PM claims local council cuts are 'relatively modest'

John Hess interviewing David Cameron

It's a moment that many Prime Ministers dread. It comes during a TV interview, when a newspaper headline is brandished .

"Devastating" screamed the headline of the Derbyshire Times. Its story told of big budget cuts at Derbyshire County Council.

Its chief executive was quoted saying :"We've known nothing like this since the great Depression". Its Labour leader Anne Western warned of 1,600 job losses.

So what was David Cameron's response?

"There's a danger they are trying to play blame game," he told me.

"When you look at the cuts and the additional cuts they are being asked to make, they are relatively modest and can be done."

As he took in the headline, the prime minister looked unfazed and at ease.

"I praise local councils for what they have done so far to make efficiencies without hitting front-line services. They can go on doing that."

It's not just the new Labour-leadership of Derbyshire and Nottinghamshire who have warned of the "dire" consequences of finding additional budget cuts.

The ruling Conservative leadership of Leicestershire County Council has been lobbying local MPs.

Its leader Nick Rushton is already talking of re-drawing the local government map to create bigger local authorities. He's warning that many councils can't take further cuts.

Image caption The PM claimed the government is reforming the planning system to allow more houses to be built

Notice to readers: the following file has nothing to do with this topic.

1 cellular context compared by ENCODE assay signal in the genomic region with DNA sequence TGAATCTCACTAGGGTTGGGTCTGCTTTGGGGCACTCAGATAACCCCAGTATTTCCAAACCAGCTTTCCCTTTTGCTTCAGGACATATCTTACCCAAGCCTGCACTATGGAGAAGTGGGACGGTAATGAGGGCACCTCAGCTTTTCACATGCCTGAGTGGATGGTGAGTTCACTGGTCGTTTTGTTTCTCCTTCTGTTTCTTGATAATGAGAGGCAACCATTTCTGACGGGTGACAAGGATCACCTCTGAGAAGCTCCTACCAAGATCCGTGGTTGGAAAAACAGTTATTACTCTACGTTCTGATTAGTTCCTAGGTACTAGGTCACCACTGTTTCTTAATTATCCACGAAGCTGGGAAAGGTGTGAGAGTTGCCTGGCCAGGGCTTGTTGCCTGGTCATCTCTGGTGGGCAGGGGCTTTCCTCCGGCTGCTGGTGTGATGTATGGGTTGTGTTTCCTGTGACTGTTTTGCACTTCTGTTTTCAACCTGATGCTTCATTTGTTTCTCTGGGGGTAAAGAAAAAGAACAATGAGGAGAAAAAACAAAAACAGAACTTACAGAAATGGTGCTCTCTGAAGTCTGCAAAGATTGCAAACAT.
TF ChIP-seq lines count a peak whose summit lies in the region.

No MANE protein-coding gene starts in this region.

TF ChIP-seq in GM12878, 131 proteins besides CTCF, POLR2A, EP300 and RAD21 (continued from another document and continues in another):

Speaking to me in Downing Street, the prime minister was adamant that town hall budgets could cope.

"Local councils have shown they can find efficiencies," he added.

"Of course, it's difficult. But the sort of extra cuts being asked for are relatively modest. Something like 2.3% is not impossible to do."

Another pressing issue for local government is planning and the demand of finding sites for new homes. Existing housing targets and the areas earmarked for development have been hugely controversial.

The National Housing Federation says the East Midlands is only building 45% of the new homes actually needed to meet growing demand.

It welcomes Ed Miliband's pledge to build 200,000 new homes a year, if Labour forms the next government.

'Trust local councils'

Conservative MPs in marginal seats were quick to tweet their opposition. Many housing experts have warned of a real grid-lock.

So I asked the prime minister, just where are the new homes going to come from?

"We are sorting it out and we are reforming the planning system so that new houses can be built," he said.

"We are also helping house builders by introducing the 'Help to Buy' scheme so that mortgages are unlocked.

"My view is that if you trust local councils, they'll ensure the homes are built in a way that local people support.

"That's what we've put in place and I'm confident we'll get the housing we need."

I found the prime minister was on form and pretty confident in himself, going into his party's annual conference in Manchester.

But he may find some of his local government colleagues unsettled by his comments about council budgets.

"Relatively modest"? That comment may come back to haunt him.